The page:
What Happened To The Nissan 4 Door Sports Car (4DSC)?

Nissan coined the term 4DSC or ‘4 Door Sports Car’ way back in 1989 to describe its newly updated family sedan – the Maxima. Combining practicality with a sporty drive, it was a popular recipe that many other manufacturers also adopted.

While there are plenty of quick 4-door sedans out there these days, back in the late ‘80s those looking for quick family-friendly sedans had very limited options.

Aside from Nissan’s new kid on the block, you could choose from a handful of six-cylinder BMW 5 Series and Mercedes E-Class sedans. Quick, sure, but not exactly within reach of the average family man or woman. The Ford Taurus SHO was another local contender, but its platform was already 5-years old by the time the Maxima hit the roads.

A Niche Within A Niche

Image Credit: Maxima.org

So, the third-gen Nissan Maxima slotted in just below its German rivals in pricing but delivered comparable performance thanks to a 160hp 3.0-liter V6 and some very sporty dynamics. A more powerful 190hp version arrived in 1991 and options like a manual transmission and limited-slip differential set it apart from the more laid-back alternatives in its class.

The Maxima soon developed a strong following, thanks to a hard-to-match price/performance/practicality mix. Over the years, it got more powerful, and luxurious. And heavy.

So, is it still true to its 4DSC heritage, or has Nissan allowed its large sedan to creep into a middle-aged malaise?

To answer that question, we looked back through the evolution of the Maxima saloon over the years, as well as some notable rivals it had along the way.

Eight Generations Of Separation

The Maxima is now in its eighth generation. An impressive run, but it’s the end of the line for this stalwart, due to be discontinued in 2023, with no replacement planned. It was axed thanks to the enduring popularity of SUVs and the cheaper yet more tech-savvy Altima sedan stepping in on its turf.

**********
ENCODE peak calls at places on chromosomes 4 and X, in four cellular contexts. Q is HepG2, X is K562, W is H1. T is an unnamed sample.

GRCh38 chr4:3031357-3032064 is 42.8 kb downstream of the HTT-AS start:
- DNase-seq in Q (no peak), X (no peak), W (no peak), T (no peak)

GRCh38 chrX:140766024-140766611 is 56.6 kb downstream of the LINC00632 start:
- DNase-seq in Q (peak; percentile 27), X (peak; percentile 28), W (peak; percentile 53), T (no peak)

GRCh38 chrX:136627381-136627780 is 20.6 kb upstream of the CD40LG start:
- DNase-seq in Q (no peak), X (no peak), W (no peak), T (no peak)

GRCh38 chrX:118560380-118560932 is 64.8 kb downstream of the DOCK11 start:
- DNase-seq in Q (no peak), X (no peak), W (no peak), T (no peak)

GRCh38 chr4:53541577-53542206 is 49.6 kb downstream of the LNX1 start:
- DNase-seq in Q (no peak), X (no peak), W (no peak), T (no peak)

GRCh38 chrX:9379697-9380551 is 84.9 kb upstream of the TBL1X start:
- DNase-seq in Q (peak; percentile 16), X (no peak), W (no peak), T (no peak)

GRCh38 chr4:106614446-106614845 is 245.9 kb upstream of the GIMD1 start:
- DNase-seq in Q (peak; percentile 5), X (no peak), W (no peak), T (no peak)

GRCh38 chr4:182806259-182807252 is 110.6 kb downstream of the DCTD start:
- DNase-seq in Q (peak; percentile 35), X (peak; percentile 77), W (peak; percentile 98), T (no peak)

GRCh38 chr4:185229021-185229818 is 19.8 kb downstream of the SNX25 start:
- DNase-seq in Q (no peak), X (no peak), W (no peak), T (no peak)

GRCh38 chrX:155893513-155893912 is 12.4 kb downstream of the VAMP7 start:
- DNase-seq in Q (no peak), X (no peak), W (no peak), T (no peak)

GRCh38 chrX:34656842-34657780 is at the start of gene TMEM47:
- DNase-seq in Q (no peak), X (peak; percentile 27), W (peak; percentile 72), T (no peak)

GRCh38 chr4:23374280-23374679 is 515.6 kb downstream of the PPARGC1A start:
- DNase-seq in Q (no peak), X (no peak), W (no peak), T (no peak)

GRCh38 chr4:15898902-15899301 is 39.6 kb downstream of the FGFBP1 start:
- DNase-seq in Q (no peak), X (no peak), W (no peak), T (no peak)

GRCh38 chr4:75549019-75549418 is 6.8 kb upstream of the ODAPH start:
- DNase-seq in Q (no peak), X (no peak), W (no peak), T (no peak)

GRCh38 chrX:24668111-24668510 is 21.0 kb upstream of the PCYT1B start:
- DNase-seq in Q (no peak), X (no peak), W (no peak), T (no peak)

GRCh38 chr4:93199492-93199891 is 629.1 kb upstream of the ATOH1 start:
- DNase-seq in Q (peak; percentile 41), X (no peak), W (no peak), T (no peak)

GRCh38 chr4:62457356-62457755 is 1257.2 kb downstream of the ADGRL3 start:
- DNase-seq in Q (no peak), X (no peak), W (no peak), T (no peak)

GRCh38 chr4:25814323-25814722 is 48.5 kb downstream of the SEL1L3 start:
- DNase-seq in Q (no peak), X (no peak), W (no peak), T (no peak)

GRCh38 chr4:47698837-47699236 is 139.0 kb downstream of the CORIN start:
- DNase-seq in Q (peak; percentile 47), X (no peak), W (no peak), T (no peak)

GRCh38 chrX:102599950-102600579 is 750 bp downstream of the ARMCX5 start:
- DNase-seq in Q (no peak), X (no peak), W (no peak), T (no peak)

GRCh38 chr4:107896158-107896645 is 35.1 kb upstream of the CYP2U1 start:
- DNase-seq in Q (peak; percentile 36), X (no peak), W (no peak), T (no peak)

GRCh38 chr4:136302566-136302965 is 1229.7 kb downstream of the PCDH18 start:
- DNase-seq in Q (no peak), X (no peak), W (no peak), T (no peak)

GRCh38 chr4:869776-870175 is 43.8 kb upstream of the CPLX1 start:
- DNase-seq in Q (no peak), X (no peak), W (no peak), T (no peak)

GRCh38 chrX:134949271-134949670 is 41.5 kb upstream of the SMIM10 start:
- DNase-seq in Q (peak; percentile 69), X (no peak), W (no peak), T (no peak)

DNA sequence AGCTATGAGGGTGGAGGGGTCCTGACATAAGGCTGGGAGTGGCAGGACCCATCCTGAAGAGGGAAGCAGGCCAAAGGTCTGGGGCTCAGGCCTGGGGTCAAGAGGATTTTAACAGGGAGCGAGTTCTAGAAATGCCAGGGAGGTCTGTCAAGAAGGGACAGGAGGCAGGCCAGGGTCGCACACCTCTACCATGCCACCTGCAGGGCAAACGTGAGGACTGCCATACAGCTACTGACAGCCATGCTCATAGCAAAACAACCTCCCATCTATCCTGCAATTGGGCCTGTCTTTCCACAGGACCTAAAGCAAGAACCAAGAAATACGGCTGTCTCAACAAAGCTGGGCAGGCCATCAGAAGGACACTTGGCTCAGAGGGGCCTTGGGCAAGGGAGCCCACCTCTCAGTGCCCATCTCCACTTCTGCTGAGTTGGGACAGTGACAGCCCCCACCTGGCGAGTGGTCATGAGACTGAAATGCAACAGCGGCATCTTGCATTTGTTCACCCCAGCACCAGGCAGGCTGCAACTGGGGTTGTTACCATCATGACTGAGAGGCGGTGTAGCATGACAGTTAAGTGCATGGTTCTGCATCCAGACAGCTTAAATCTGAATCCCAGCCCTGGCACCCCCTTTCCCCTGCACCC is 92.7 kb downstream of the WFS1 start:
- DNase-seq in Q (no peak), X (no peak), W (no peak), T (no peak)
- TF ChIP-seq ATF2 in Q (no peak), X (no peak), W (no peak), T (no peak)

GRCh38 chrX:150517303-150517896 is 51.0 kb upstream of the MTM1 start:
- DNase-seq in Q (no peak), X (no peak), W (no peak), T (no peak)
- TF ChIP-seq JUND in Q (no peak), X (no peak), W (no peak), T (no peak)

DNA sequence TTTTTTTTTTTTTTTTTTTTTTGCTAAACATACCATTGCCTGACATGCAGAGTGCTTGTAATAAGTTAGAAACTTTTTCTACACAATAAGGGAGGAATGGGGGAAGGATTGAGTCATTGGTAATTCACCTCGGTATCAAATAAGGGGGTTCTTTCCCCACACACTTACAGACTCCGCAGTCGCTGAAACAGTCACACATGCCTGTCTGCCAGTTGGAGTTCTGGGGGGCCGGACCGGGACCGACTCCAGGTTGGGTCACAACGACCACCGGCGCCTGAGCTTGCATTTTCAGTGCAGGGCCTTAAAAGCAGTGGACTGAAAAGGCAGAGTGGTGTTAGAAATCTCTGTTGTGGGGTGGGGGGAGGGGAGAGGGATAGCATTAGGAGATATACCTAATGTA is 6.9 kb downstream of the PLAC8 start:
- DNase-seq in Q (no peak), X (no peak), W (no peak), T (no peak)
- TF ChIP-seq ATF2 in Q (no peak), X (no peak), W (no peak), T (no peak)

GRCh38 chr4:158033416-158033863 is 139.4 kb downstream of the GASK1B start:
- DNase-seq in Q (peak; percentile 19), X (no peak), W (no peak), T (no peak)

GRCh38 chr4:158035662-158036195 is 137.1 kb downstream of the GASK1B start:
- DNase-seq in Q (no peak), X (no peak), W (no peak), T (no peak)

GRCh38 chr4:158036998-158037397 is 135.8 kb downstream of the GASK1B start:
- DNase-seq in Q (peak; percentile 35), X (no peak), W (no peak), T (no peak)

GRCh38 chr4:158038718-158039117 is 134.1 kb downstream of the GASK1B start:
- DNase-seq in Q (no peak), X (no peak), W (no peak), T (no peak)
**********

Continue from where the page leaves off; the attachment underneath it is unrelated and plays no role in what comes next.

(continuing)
But way before SUVs were a thing and hi-tech meant you owned a digital wristwatch, the first gen Maxima arrived on the scene…

First Generation – G910

1980-1984: The Maxima name was first used on the second-gen Datsun 810 sedan. Although the designation initially referred to a trim level rather than the model’s name. The engine used was a detuned 120hp 2.4-liter inline-six from the iconic 240Z sports coupe. Rear-wheel-drive and a 5-speed manual transmission were standard. Not a bad list of ingredients for a sporting sedan.

Ironically, the higher-spec Maxima trims initially made do with a 3-speed auto ‘box, but from 1983-on the 810 name was dropped and the car was rebranded as the Nissan Maxima.

Competitive advantage: For a similarly sporty formula, you had to look to the pricier Germans. The E28 BMW 528i and 533i were in a different price and performance class, as were the W124 Mercedes E-Class sedans.

Still, the Maxima was decidedly good value and far more exciting to drive than similarly priced competitors like the Toyota Cressida and VW Passat.

Second Generation – PU11

1984-1988: The second-gen Maxima arrived in the US for the 1985 model year. A move to front-wheel-drive may have upset the purists but the newly available 157hp 3.0-liter V6 engine was ample compensation.

This motor was from the 300ZX sports car and when paired with the standard 5-speed manual (a 4-speed auto was optional) it made the Maxima a spirited performer.

The Dawn Of The Sporty Sedan: The early ‘80s weren’t exactly flush with sporty 4-door sedans. This made the Maxima a relatively unique proposition, especially in the US. Smaller sporty sedans were becoming popular in Europe, but in the US, you still had to stretch to the pricey 5 Series and E-Class if you wanted space and pace.

Third Generation – J30

1988-1994: This generation marked the start of Nissan’s 4DSC marketing campaign. It backed it up with an updated 160hp 3.0-liter V6 (later adding a 190hp offering) and retaining the driving enthusiast’s 5-speed manual transmission.

Independent rear suspension contributed to the sharper handling of this third-gen model, and even the 4-speed autos came with a sport mode that held onto gears longer. Every model came with a 4DSC sticker in the window – just in case you mistook it for yet another wafty family barge.

Limited Rivals: The closest competitor to this new 4DSC was the rare and sporty Ford Taurus SHO. It arrived a year after the third-gen Maxima, but was based on the 5-year-old Taurus chassis. Still, with a 220hp Yamaha designed 3.0-liter V6 and rear-wheel-drive, it was without doubt a very capable 4DSC competitor.

Fourth Generation – A32

1994 – 1999: The Maxima got a complete redesign in 1994, with a new VQ Series 3.0-liter motor. It still made 190hp, but torque was up to 205lb-ft, making this fourth-gen model the quickest Japanese sedan on sale in the US. The 0-60mph time was just 6.6-seconds, quicker than the pricier BMW 530i.